North Carolina’s Zoo Camp Inspires Next Generation of Veterinarians

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Physical examinations, mock surgeries and tracking animals with radio transmitters are just some of the activities during each of the four veterinary science camps conducted annually at the North Carolina Zoo.

“We really wanted to set up a program to encourage the next generation of general veterinarians,” says Mike Loomis, the zoo’s chief veterinarian, member of the North Carolina Veterinary Medical Association (NCVMA) and camp organizer.

Sessions are broken up into groups of 20 participants ranging in age from school students in grades 7 through 9 to college freshmen to adults 21 and older.

“Each class has a different theme and each class has different activities in which the students are involved,” Loomis says.

While the exotic animals that are the zoo’s permanent residents usually aren’t used in camp activities, participants still get some hands-on work with living creatures. Dogs often are used during practice physical examinations. The instructors have attached a radio transmitter to a box turtle and let participants track down the animal on the zoo property using equipment wildlife biologists would utilize in the field.

Loomis highlighted other activities that have been popular during the four years the camps have been held. They include practice at shooting paper targets with the air rifle used to propel tranquilizer darts. Also, participants perform mock surgeries with stuffed animals and milk bottles that are fashioned to be like CPR dummies.

“It covers a wide variety of different activities,” Loomis says. “We want to let these young people have an idea of what a veterinarian does and hopefully inspire them to want to pursue a career in veterinary medicine or possibly in another field that’s related, such as wildlife biology.”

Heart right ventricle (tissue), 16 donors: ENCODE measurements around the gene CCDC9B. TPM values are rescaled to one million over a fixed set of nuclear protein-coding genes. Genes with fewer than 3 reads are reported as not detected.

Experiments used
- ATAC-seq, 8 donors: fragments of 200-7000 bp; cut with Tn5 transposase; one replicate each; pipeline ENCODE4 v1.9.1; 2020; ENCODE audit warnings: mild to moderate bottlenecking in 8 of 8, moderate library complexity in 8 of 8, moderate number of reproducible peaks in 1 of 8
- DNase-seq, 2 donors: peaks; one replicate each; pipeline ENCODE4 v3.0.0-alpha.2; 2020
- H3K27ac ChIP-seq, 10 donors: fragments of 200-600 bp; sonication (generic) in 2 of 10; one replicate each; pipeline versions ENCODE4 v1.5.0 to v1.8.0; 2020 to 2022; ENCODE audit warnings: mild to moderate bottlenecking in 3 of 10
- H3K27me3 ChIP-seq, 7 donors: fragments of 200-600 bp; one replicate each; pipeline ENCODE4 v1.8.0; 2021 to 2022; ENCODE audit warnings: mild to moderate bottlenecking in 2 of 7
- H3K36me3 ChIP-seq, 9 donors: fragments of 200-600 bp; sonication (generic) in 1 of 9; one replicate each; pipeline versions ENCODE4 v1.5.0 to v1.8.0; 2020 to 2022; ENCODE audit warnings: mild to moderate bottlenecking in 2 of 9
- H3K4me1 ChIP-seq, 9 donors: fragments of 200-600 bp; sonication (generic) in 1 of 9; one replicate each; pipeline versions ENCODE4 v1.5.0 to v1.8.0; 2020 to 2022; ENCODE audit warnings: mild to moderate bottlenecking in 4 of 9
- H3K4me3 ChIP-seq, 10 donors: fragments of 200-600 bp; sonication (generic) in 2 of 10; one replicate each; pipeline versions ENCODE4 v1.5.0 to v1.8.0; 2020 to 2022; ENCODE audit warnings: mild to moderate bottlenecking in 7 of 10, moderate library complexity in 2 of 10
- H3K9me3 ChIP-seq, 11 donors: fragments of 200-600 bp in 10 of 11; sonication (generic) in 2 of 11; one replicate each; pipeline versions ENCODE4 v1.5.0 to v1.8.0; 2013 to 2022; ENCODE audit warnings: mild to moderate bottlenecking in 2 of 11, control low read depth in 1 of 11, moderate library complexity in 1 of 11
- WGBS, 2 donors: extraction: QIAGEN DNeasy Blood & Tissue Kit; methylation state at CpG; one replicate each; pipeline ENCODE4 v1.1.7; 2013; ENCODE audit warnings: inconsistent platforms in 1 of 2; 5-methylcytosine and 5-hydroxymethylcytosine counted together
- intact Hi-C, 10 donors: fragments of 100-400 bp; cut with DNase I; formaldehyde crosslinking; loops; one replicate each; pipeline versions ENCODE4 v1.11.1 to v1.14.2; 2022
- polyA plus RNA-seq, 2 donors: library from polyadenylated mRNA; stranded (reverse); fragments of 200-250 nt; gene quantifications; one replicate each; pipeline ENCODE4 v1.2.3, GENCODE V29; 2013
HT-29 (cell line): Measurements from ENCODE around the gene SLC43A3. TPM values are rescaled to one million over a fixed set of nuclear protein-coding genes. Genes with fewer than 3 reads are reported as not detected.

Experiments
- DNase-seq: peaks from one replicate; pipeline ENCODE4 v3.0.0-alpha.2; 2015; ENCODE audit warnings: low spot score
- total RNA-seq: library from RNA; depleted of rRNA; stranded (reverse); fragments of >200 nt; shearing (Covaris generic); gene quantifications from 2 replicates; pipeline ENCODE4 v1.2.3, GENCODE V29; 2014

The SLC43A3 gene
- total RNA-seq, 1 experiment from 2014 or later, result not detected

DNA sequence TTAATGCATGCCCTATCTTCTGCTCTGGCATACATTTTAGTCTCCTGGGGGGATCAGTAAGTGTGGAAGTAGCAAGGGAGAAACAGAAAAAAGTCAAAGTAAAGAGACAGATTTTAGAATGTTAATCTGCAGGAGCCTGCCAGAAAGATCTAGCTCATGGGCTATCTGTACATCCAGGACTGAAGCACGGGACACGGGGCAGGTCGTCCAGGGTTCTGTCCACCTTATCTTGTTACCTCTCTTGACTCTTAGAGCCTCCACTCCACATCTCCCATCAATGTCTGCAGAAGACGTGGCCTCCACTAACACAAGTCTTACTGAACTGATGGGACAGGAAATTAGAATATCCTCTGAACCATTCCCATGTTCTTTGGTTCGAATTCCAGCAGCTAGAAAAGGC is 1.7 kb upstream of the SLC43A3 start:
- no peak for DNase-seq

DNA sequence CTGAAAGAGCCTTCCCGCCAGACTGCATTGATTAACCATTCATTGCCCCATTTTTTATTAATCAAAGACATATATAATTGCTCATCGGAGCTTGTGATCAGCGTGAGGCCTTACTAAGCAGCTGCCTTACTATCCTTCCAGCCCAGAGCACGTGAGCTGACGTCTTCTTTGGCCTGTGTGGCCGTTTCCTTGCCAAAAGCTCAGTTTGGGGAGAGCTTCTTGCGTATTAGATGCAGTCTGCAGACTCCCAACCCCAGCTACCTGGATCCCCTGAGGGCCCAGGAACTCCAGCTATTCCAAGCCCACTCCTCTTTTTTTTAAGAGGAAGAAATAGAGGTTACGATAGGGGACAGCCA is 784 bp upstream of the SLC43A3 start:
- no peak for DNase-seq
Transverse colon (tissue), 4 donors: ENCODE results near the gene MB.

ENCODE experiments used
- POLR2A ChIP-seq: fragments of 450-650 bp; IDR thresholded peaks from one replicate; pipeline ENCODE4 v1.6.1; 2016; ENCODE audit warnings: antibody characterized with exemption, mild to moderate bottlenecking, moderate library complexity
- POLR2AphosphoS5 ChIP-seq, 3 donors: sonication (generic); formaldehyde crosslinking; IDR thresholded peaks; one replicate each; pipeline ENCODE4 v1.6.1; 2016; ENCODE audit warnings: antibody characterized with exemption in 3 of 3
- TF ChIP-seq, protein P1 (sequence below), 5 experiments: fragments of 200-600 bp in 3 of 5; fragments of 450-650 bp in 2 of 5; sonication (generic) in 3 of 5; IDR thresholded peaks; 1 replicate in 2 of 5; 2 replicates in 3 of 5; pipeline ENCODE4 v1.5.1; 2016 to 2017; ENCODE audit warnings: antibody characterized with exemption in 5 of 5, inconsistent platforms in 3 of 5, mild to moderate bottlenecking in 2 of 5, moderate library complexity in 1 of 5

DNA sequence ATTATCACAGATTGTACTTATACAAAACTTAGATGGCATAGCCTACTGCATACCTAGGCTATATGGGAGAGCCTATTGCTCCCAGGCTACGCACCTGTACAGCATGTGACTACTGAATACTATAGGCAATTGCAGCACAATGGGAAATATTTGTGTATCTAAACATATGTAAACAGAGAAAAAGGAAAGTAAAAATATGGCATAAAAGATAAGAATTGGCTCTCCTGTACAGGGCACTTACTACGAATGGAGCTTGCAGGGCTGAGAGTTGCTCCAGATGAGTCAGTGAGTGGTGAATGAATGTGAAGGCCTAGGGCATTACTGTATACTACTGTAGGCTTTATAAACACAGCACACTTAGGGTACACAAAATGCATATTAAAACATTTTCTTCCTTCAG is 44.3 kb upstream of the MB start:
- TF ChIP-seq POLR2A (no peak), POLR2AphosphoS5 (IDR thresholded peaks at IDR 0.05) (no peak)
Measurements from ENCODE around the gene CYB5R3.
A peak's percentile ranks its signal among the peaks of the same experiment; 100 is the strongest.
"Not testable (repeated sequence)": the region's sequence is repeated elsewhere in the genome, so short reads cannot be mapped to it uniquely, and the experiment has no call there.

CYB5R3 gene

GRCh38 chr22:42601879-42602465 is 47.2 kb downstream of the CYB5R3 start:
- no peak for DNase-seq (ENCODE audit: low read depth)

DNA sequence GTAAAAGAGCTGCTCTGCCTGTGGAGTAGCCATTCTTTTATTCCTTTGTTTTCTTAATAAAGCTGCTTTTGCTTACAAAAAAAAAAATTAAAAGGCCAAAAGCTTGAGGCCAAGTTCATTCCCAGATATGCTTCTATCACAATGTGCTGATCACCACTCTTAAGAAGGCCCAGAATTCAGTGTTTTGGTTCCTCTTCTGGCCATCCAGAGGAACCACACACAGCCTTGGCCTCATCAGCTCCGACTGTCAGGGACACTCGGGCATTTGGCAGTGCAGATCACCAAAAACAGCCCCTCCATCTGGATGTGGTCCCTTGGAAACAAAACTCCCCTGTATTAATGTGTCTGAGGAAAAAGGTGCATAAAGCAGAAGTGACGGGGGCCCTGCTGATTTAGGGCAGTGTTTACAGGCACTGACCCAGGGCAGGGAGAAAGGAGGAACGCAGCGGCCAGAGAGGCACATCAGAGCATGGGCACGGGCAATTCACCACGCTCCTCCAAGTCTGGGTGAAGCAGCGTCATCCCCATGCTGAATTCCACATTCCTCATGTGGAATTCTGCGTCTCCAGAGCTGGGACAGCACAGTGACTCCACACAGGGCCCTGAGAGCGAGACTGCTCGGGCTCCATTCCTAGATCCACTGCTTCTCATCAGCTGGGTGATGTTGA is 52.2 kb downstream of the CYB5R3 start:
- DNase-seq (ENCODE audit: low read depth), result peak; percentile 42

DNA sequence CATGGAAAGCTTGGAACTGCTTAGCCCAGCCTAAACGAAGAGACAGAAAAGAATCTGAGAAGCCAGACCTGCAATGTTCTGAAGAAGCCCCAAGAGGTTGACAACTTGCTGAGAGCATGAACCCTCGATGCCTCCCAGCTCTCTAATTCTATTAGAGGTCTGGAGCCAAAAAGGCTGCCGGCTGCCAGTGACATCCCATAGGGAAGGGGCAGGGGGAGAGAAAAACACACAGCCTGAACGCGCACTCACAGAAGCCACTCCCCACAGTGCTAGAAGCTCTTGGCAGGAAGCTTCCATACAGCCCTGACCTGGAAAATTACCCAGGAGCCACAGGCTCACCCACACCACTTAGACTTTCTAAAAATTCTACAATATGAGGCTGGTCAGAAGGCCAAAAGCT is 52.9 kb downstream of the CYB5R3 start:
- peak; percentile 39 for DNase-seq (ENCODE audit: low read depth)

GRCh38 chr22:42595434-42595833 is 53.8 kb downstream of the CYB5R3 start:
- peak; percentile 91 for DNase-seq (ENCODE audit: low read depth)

Loomis and the zoo’s vet staff provide the instruction while students from the N.C. State University School of Veterinary Medicine serve as camp counselors for the sessions that can last either a single day or an entire weekend and run through May, June and July.

After the activities, the camp incorporates time for question-and-answer sessions so camp participants can learn more about the veterinary field and how they can obtain the proper education.

“Most of the kids are really motivated,” Loomis says. “They work hard because they’re in classes or preparing for classes most of the weekend. They’re pretty tired once they’ve finished, as are the counselors and veterinarians who work with them.”


This year, the camp also has additional resources thanks to the NCVMA becoming a sponsor. The association provided a $5,000 donation to the N.C. Zoo Society, and zoo veterinarians intend to use the gift to purchase surgical equipment and instruments, as well as medications for use in the N.C. Zoo’s Valerie H. Schindler Wildlife Rehabilitation Center.

Since this year’s camp sessions have already sold out, the zoo is building a waiting list for individuals interested in participating next year.

“I think it’s been quite rewarding,” Loomis says about the camps. “We’ve had a number of people who have gone through the camp thinking they want to be a veterinarian and then they know for sure that’s what they want to be. I think we’ve been able to inspire some kids to pursue a career in veterinary medicine. We really feel like we’ve helped them to a certain degree in deciding that veterinary medicine truly is what they want to do.”

1 Comment

  1. Barbara

    May 2, 2012 at 8:09 am

    How long is each camp session? Dates? How much? What are the requirements?

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